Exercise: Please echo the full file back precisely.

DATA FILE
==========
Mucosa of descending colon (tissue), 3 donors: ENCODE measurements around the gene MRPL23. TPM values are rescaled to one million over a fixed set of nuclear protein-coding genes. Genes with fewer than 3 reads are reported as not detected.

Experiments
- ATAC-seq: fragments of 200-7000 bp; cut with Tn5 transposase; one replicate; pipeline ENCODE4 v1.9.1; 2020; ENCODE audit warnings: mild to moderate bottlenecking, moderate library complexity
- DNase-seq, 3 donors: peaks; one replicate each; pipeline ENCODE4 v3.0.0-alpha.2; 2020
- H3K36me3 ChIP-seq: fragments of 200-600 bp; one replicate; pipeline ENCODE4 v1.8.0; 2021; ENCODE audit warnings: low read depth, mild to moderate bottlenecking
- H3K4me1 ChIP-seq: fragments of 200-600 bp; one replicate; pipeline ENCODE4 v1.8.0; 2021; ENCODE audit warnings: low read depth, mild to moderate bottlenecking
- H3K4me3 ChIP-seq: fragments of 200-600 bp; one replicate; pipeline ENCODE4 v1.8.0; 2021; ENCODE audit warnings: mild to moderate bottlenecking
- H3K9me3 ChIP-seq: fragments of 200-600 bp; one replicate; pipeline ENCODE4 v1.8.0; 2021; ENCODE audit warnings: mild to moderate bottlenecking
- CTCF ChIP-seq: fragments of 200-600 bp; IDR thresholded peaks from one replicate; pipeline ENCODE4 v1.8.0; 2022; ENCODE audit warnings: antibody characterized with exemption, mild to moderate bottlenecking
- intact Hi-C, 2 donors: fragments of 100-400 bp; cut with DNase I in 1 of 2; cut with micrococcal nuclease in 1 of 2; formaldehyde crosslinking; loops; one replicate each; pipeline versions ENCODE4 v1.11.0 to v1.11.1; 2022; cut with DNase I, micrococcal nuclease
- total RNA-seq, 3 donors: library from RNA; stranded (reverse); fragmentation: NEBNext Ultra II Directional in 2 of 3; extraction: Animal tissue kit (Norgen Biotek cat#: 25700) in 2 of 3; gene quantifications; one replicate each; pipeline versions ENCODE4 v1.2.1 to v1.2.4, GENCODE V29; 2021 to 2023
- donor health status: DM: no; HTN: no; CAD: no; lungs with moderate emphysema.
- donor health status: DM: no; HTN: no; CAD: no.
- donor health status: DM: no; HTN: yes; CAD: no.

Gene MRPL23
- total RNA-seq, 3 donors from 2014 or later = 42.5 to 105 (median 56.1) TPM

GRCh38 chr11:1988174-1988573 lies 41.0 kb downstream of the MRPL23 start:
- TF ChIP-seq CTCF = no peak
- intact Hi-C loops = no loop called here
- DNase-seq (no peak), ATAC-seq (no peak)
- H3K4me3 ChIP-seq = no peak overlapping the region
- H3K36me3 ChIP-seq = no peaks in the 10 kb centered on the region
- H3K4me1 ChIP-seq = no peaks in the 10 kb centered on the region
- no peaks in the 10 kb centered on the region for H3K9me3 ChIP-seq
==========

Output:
Mucosa of descending colon (tissue), 3 donors: ENCODE measurements around the gene MRPL23. TPM values are rescaled to one million over a fixed set of nuclear protein-coding genes. Genes with fewer than 3 reads are reported as not detected.

Experiments
- ATAC-seq: fragments of 200-7000 bp; cut with Tn5 transposase; one replicate; pipeline ENCODE4 v1.9.1; 2020; ENCODE audit warnings: mild to moderate bottlenecking, moderate library complexity
- DNase-seq, 3 donors: peaks; one replicate each; pipeline ENCODE4 v3.0.0-alpha.2; 2020
- H3K36me3 ChIP-seq: fragments of 200-600 bp; one replicate; pipeline ENCODE4 v1.8.0; 2021; ENCODE audit warnings: low read depth, mild to moderate bottlenecking
- H3K4me1 ChIP-seq: fragments of 200-600 bp; one replicate; pipeline ENCODE4 v1.8.0; 2021; ENCODE audit warnings: low read depth, mild to moderate bottlenecking
- H3K4me3 ChIP-seq: fragments of 200-600 bp; one replicate; pipeline ENCODE4 v1.8.0; 2021; ENCODE audit warnings: mild to moderate bottlenecking
- H3K9me3 ChIP-seq: fragments of 200-600 bp; one replicate; pipeline ENCODE4 v1.8.0; 2021; ENCODE audit warnings: mild to moderate bottlenecking
- CTCF ChIP-seq: fragments of 200-600 bp; IDR thresholded peaks from one replicate; pipeline ENCODE4 v1.8.0; 2022; ENCODE audit warnings: antibody characterized with exemption, mild to moderate bottlenecking
- intact Hi-C, 2 donors: fragments of 100-400 bp; cut with DNase I in 1 of 2; cut with micrococcal nuclease in 1 of 2; formaldehyde crosslinking; loops; one replicate each; pipeline versions ENCODE4 v1.11.0 to v1.11.1; 2022; cut with DNase I, micrococcal nuclease
- total RNA-seq, 3 donors: library from RNA; stranded (reverse); fragmentation: NEBNext Ultra II Directional in 2 of 3; extraction: Animal tissue kit (Norgen Biotek cat#: 25700) in 2 of 3; gene quantifications; one replicate each; pipeline versions ENCODE4 v1.2.1 to v1.2.4, GENCODE V29; 2021 to 2023
- donor health status: DM: no; HTN: no; CAD: no; lungs with moderate emphysema.
- donor health status: DM: no; HTN: no; CAD: no.
- donor health status: DM: no; HTN: yes; CAD: no.

Gene MRPL23
- total RNA-seq, 3 donors from 2014 or later = 42.5 to 105 (median 56.1) TPM

GRCh38 chr11:1988174-1988573 lies 41.0 kb downstream of the MRPL23 start:
- TF ChIP-seq CTCF = no peak
- intact Hi-C loops = no loop called here
- DNase-seq (no peak), ATAC-seq (no peak)
- H3K4me3 ChIP-seq = no peak overlapping the region
- H3K36me3 ChIP-seq = no peaks in the 10 kb centered on the region
- H3K4me1 ChIP-seq = no peaks in the 10 kb centered on the region
- no peaks in the 10 kb centered on the region for H3K9me3 ChIP-seq